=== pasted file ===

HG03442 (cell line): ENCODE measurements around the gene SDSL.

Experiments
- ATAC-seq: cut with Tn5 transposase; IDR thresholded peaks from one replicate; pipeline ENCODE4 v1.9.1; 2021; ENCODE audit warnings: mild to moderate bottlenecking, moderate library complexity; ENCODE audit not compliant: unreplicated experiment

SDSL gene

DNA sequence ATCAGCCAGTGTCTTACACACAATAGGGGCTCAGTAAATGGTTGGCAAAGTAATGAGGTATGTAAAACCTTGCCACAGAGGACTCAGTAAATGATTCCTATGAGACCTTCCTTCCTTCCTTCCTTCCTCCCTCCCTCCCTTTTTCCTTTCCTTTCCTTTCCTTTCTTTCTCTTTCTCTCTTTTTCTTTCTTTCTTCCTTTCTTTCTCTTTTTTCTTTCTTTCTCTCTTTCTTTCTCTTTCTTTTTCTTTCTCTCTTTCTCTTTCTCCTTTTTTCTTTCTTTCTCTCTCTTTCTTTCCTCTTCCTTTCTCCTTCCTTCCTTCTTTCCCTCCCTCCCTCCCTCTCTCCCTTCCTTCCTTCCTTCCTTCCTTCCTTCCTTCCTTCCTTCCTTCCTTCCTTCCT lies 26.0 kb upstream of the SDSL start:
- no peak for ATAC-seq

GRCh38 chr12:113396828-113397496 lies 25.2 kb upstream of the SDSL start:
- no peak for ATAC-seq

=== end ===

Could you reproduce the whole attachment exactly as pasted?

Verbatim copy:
HG03442 (cell line): ENCODE measurements around the gene SDSL.

Experiments
- ATAC-seq: cut with Tn5 transposase; IDR thresholded peaks from one replicate; pipeline ENCODE4 v1.9.1; 2021; ENCODE audit warnings: mild to moderate bottlenecking, moderate library complexity; ENCODE audit not compliant: unreplicated experiment

SDSL gene

DNA sequence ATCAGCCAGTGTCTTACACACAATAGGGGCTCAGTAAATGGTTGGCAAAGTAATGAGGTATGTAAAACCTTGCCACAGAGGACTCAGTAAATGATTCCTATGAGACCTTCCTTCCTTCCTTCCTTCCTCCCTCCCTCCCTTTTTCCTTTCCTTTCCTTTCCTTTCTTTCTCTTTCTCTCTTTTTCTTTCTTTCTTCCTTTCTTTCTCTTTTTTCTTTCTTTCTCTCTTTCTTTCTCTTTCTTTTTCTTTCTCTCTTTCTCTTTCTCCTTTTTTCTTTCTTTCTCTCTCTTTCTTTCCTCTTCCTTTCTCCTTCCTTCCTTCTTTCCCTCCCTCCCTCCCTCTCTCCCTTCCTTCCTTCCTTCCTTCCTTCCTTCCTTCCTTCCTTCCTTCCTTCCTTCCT lies 26.0 kb upstream of the SDSL start:
- no peak for ATAC-seq

GRCh38 chr12:113396828-113397496 lies 25.2 kb upstream of the SDSL start:
- no peak for ATAC-seq